Some car launches contain moments of such squirming embarrassment your teeth ache. “So, could you sum up in one sentence the sensation of giving birth… to the new Audi e-tron GT,” the presenter enquired of Mark Lichte, the company’s design boss.
It was far from the worst of an excruciating presentation of the Audi version of sister company Porsche’s Taycan electric super-saloon, but for all the shilling celebs and song-and-dance hoopla (as well as overrunning The Archers), the occasion’s portent was clear.
Almost 12 years on from the launch of Tesla’s prototype Model S in southern California, this was a German car maker digitally going to war with Elon Musk’s firm for the hearts and wallets of luxury electric car buyers.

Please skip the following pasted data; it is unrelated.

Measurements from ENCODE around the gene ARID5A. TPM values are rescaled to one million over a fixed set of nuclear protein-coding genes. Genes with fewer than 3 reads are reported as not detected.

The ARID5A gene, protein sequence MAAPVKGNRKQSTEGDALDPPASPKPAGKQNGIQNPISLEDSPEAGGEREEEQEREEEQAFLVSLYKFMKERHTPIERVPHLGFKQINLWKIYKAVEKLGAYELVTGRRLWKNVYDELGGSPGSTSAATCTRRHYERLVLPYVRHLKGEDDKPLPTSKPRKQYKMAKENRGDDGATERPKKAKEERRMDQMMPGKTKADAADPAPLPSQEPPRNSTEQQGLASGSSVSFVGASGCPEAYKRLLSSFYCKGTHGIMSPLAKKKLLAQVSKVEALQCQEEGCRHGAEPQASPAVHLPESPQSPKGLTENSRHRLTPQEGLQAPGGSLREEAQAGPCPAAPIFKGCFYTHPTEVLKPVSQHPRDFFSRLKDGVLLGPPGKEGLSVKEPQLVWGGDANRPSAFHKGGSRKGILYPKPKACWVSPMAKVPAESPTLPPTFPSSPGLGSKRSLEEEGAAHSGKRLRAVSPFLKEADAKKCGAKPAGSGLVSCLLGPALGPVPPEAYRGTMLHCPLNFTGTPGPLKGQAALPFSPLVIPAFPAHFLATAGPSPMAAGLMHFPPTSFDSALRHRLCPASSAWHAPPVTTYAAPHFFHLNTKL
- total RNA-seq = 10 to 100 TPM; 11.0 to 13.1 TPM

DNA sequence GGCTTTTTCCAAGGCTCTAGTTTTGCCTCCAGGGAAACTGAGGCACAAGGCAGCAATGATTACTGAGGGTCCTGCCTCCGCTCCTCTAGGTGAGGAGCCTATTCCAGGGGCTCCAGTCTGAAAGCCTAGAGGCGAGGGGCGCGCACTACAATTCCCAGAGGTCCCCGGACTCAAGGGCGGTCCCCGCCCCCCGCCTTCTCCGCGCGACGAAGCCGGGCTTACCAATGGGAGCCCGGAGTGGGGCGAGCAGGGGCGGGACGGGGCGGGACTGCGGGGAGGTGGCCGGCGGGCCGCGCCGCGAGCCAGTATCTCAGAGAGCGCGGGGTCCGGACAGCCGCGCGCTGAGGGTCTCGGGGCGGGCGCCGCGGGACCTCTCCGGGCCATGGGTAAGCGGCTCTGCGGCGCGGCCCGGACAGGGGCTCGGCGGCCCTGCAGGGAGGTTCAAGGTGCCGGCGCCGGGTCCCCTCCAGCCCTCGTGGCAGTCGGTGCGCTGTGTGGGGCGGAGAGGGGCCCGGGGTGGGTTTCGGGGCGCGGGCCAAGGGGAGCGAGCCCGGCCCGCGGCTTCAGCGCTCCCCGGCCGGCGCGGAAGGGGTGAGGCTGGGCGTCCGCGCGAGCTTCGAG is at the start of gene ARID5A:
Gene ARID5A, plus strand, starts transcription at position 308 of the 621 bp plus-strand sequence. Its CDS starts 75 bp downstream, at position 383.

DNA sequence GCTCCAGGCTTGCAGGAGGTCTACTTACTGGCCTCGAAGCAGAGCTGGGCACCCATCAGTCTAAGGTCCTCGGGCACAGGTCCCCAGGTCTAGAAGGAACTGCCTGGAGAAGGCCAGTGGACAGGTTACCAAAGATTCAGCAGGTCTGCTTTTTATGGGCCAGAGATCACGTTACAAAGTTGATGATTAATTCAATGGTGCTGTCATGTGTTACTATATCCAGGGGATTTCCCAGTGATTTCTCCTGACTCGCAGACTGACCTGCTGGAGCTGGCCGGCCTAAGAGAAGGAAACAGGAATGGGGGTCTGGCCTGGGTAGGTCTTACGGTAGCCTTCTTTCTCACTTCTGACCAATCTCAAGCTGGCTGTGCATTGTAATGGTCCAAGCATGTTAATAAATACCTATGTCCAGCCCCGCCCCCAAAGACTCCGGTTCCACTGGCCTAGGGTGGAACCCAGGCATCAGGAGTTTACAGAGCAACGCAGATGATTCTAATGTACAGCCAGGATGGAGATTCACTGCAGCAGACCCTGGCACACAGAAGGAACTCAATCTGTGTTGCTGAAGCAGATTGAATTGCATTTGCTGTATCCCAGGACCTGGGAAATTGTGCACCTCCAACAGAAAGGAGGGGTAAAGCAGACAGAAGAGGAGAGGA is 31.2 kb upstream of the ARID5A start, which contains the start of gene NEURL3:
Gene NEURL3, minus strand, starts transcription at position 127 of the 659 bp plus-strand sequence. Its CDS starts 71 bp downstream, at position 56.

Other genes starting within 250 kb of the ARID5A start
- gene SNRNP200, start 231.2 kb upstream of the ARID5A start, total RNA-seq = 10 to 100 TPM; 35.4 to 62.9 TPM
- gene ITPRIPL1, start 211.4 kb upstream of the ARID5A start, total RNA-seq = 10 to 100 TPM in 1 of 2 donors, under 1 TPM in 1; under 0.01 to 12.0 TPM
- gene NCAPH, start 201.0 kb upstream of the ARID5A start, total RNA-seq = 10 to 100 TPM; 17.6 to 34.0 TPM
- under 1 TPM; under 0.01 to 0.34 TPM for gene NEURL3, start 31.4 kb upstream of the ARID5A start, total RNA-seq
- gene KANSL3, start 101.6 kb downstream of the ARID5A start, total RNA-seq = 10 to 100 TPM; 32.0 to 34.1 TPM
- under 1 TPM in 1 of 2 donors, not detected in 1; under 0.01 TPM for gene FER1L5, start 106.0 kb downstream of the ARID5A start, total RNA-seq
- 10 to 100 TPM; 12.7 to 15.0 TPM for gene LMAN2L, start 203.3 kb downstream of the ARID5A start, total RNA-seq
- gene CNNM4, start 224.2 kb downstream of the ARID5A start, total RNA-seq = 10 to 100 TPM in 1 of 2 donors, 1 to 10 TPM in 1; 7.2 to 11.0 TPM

“We don’t have too much headache with Tesla,” said Markus Duesmann, Audi’s chief executive, in a private briefing last week. “We’re not intending to compromise – we will maintain all the qualities we have, making them even better.”
It was a barely concealed salvo at what has been perceived as Tesla’s drawbacks. For all its undeniable innovation, the Model S has had a lot of issues, with reliability, quality and occasional high-temperature events (what you and I might call fires).